DAVE MOORE: The latest Porsche Panamera, the 4S



The one-time ugly-duckling is now the swan it always should have been.

The redesigned Porsche Panamera improves on its predecessors with much more cohesive styling, a revamped interior and new engines including the twin-turbo 3.0-litre V6 we had in our road test car

While there are obvious design cues that link it with previous versions, the latest Panamera is in fact built on a brand-new platform and the result is a genuinely attractive car which is now more than worthy to be compared with the usual S-Class, 7-series, A8 and XJ models in this ethereal full-sized sports-luxury sedan segment.

The immediate impression is that the luxury part of the equation has been refined, to the point that the car now rides with the kind of sumptuous decorum that the earlier car never really achieved, despite being as quick as anything in its segment. The good thing is that it retains and improves upon incisive handling, tenacious grip and unimpeachable general chassis dynamics, and probably moves to the top of the tree in this area - it’s a thrilling, engaging and powerful drive, and will run with anything else out there. 

When you mix this with the car’s superbly contrived liftback design (don’t EVER call it a hatchback!) which results in a massive load area and a tech-stuffed cabin with easy room for four sizeable male rugby forwards it conspires to create a massively effective car to live with day to day. The Panamera is the most luxurious car Porsche makes, and it’s reflected by the high price. The hi-tech interior really moves the game on in this segment, evolving Porsche’s connectivity systems.

General equipment varies through the range’s trim level, but Turbos get larger 20-inch wheels as standard, while the core level of equipment is present in every car. Which means the range is luxurious across the board. You can add lall sorts of options such as rear-wheel steering to improve agility even further, but even without any extra gear, the Panamera is a much better upmarket four-seat prospect than even its illustrious, but rather ugly predecessor.

There are a dozen models available in New Zealand starting from the entry—point rear-drive V6 Panamera at $201,200, with the rest of the range (all of them being all-wheel-drive) going from $220,600 for the Panamera 4 through various petrol and diesel V6s and some V8s to the all-singing and dancing $422,000 Panamera Turbo S E-hybrid. ‘My’ Panamera is the petrol 4S, at a cool $275,300.

The 4S is powered by Porsche’s brand-new 2.9-litre twin-turbo V6 unit which features turbochargers mounted neatly inside the engine’s V, just like the established V8 Turbo’s. The engine’s 361kW (434bhp) and 550Nm of torque mean that the 0-100kmh sprint can be dispatched in 4.4 seconds, or 4.2 with Sport Chrono.

A new design of air suspension for this second-generation Panamera gives excellent ride quality and I’m told, even on the largest 21-inch wheels of the Turbo, enables the car to waft (it never floats) over rolling surfaces. Even Christchurch’s quake-caused potholes (there are thousands of them) don’t cause the wheels to thump especially, and there’s never any suggestion that the car will lose composure or body control over any of the city’s appalling thoroughfares. No other Porsche, not even the most optioned version of the Cayenne rides as well as the Panamera - even in its basic form.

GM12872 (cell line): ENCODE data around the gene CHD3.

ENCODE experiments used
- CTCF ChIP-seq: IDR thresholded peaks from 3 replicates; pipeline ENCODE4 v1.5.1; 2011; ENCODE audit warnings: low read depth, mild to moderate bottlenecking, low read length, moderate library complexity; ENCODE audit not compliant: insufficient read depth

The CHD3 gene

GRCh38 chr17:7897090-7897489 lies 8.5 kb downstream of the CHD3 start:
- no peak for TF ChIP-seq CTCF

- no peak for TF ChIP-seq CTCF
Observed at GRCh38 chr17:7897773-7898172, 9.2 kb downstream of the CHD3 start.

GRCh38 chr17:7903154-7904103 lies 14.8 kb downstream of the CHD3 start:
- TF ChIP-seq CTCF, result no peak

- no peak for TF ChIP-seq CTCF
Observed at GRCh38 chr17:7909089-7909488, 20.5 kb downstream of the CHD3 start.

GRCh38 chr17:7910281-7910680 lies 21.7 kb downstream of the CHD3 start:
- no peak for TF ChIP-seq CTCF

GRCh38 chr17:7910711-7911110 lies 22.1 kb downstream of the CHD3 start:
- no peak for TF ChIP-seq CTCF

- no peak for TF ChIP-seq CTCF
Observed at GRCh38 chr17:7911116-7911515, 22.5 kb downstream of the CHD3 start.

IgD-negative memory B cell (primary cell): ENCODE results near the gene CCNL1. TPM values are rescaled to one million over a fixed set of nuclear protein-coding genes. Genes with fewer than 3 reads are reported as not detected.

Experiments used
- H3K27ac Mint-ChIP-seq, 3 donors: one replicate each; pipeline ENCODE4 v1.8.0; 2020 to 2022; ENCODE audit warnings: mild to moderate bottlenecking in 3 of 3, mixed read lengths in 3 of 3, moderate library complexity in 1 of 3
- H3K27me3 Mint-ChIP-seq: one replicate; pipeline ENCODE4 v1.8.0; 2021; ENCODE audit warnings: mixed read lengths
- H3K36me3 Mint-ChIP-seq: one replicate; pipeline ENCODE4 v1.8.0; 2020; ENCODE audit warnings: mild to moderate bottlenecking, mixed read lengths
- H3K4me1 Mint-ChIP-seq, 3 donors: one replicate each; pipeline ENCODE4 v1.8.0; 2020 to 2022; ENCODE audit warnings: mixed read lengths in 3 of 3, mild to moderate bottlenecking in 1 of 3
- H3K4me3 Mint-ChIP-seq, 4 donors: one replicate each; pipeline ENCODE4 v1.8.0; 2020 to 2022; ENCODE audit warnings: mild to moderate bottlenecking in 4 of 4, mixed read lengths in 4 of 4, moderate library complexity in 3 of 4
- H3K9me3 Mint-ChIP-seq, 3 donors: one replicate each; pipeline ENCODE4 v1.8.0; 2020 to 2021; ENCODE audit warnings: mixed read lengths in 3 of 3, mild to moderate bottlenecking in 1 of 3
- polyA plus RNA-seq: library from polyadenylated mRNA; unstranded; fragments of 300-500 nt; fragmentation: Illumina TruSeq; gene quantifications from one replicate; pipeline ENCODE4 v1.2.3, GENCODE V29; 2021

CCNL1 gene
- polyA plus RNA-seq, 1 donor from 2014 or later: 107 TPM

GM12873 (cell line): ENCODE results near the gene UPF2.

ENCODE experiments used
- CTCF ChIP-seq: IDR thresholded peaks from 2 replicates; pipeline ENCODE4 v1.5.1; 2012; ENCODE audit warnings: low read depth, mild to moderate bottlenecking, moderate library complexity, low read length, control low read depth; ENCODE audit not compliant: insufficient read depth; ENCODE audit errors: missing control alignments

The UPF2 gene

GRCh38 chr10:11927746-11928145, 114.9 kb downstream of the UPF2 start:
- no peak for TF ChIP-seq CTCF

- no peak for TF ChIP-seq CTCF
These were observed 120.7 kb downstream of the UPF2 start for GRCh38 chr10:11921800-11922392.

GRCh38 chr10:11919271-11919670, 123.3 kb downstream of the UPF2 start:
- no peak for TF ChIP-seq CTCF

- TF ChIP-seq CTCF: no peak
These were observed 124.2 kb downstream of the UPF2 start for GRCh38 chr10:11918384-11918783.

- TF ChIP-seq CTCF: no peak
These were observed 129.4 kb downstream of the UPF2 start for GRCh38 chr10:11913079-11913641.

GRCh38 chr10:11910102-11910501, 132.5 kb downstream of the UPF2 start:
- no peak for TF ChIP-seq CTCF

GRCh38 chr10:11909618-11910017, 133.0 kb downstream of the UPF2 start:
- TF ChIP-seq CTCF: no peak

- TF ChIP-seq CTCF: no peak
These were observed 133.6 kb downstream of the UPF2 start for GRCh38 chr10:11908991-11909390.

Out of town on a favourite road, the steering is beautifully weighted for an energetic driver and even in the chassis’ standard setting it changes direction with crisp, accurate gusto.

As part of Porsche’s standard Active Suspension Management system, Sport and Sport+ modes stiffen up the dampers and add an extra element of focus. It does sacrifice ride quality a modicum but the dynamic benefits are demonstrable.

With rear wheel steer the Porsche changes direction like a much smaller car and while it doesn’t handle as well as the company’s 718 Boxster/Cayman (what car from any maker does) the PASM adaptive dampers, Posche’s Torque Vectoring Plus and Dynamic Chassis Control perform wonders in terms of body control and the elimination of understeer.

It’s worth noting that the new V6’s torque is delivered all the way from 1,960rpm to 4,500rpm, which means progress is never frantic with the new car, the great wellspring of mid-range grunt is tapped into with effortless ease and emits a delightful stanza of six-cylinder music which is pleasant change from those ubiquitous grumbling V8s truth be known.

All Panameras are fitted with Porsche’s new eight-speed PDK shifter, which can be left to its own devices, or paddled-along with the wheel -mounted blades. It’s more than satisfactory in automatic mode, but it’s paddles if you like mechanical music.swapping ratios slickly, and is snappy in manual mode, too.

For all its energy and genuinely supercar performance the 4S managed a useful 7.7L/100km in my hands with a factory emissions rating of 184g/km CO2. Fuel economy drops to 30.4 in the Turbo, while CO2 rises to 212g/km. Just don’t expect to see these figures if you exploit the Panamera’s performance.

On of the reasons I drove the Panamera was in response to listener who effectively asked - when his wife already has an X5, should he swap his Cayenne for a sporty sedan from Benz, BMW and Audi instead. I suggested why not the Panamera? He hadn’t even considered it.

I have to say, he should now. It has all of the first model’s good points, with an even better chassis, far better looks and a delightful new V6 that’s the measure of many a competitor’s larger V8s.

Do it, Brian. Now. Thus a motoring journalist can enjoy vicarious ownership of a car he can’t afford!